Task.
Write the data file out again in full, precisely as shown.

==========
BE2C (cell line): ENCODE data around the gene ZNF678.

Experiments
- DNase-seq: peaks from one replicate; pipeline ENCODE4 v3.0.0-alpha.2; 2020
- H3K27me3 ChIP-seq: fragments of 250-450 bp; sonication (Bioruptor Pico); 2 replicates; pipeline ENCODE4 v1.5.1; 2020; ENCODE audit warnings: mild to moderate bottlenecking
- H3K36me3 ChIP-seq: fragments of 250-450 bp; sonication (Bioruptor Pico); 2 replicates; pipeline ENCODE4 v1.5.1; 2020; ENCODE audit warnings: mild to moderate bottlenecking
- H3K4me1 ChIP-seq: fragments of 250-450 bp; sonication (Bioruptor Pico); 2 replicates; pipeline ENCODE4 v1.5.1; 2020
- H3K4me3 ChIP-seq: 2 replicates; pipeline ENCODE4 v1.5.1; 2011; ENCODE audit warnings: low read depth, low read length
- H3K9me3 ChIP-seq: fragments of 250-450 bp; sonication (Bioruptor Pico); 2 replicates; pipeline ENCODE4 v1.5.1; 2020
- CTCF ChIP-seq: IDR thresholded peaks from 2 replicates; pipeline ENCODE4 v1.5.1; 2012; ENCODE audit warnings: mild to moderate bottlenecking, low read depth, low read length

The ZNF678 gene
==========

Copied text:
BE2C (cell line): ENCODE data around the gene ZNF678.

Experiments
- DNase-seq: peaks from one replicate; pipeline ENCODE4 v3.0.0-alpha.2; 2020
- H3K27me3 ChIP-seq: fragments of 250-450 bp; sonication (Bioruptor Pico); 2 replicates; pipeline ENCODE4 v1.5.1; 2020; ENCODE audit warnings: mild to moderate bottlenecking
- H3K36me3 ChIP-seq: fragments of 250-450 bp; sonication (Bioruptor Pico); 2 replicates; pipeline ENCODE4 v1.5.1; 2020; ENCODE audit warnings: mild to moderate bottlenecking
- H3K4me1 ChIP-seq: fragments of 250-450 bp; sonication (Bioruptor Pico); 2 replicates; pipeline ENCODE4 v1.5.1; 2020
- H3K4me3 ChIP-seq: 2 replicates; pipeline ENCODE4 v1.5.1; 2011; ENCODE audit warnings: low read depth, low read length
- H3K9me3 ChIP-seq: fragments of 250-450 bp; sonication (Bioruptor Pico); 2 replicates; pipeline ENCODE4 v1.5.1; 2020
- CTCF ChIP-seq: IDR thresholded peaks from 2 replicates; pipeline ENCODE4 v1.5.1; 2012; ENCODE audit warnings: mild to moderate bottlenecking, low read depth, low read length

The ZNF678 gene